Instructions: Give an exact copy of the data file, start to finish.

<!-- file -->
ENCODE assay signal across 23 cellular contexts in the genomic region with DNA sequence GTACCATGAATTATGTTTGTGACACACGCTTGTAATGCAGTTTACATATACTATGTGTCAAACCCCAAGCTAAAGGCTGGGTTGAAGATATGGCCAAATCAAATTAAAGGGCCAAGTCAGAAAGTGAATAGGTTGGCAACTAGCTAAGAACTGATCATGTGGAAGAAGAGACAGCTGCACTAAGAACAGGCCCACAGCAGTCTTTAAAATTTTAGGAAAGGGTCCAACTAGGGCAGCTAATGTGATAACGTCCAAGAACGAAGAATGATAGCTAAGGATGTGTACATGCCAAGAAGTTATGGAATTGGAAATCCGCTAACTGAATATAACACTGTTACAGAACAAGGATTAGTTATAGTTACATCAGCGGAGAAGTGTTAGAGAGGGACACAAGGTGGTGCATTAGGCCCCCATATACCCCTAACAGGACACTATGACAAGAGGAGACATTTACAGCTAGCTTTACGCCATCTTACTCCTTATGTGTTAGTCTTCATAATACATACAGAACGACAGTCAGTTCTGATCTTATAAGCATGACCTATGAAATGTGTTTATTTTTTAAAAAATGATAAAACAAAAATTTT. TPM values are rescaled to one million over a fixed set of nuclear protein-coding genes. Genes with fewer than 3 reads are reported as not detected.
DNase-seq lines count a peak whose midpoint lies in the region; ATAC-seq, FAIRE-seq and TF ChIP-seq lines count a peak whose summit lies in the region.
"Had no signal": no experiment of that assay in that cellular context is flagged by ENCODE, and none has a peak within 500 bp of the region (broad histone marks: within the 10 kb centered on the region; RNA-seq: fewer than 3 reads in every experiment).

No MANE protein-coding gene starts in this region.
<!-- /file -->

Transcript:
ENCODE assay signal across 23 cellular contexts in the genomic region with DNA sequence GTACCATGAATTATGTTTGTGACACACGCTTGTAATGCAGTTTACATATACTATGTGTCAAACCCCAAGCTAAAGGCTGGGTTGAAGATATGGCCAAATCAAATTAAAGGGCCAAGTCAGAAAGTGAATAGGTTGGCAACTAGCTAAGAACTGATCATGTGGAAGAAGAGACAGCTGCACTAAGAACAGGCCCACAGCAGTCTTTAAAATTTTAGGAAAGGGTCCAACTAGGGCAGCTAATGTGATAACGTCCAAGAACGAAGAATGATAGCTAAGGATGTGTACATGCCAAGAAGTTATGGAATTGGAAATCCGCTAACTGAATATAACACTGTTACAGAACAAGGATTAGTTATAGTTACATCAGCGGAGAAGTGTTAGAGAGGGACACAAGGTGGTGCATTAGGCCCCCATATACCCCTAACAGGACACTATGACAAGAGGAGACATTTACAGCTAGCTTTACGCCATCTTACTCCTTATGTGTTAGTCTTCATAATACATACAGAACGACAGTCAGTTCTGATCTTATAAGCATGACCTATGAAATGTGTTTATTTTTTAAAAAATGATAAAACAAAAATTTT. TPM values are rescaled to one million over a fixed set of nuclear protein-coding genes. Genes with fewer than 3 reads are reported as not detected.
DNase-seq lines count a peak whose midpoint lies in the region; ATAC-seq, FAIRE-seq and TF ChIP-seq lines count a peak whose summit lies in the region.
"Had no signal": no experiment of that assay in that cellular context is flagged by ENCODE, and none has a peak within 500 bp of the region (broad histone marks: within the 10 kb centered on the region; RNA-seq: fewer than 3 reads in every experiment).

No MANE protein-coding gene starts in this region.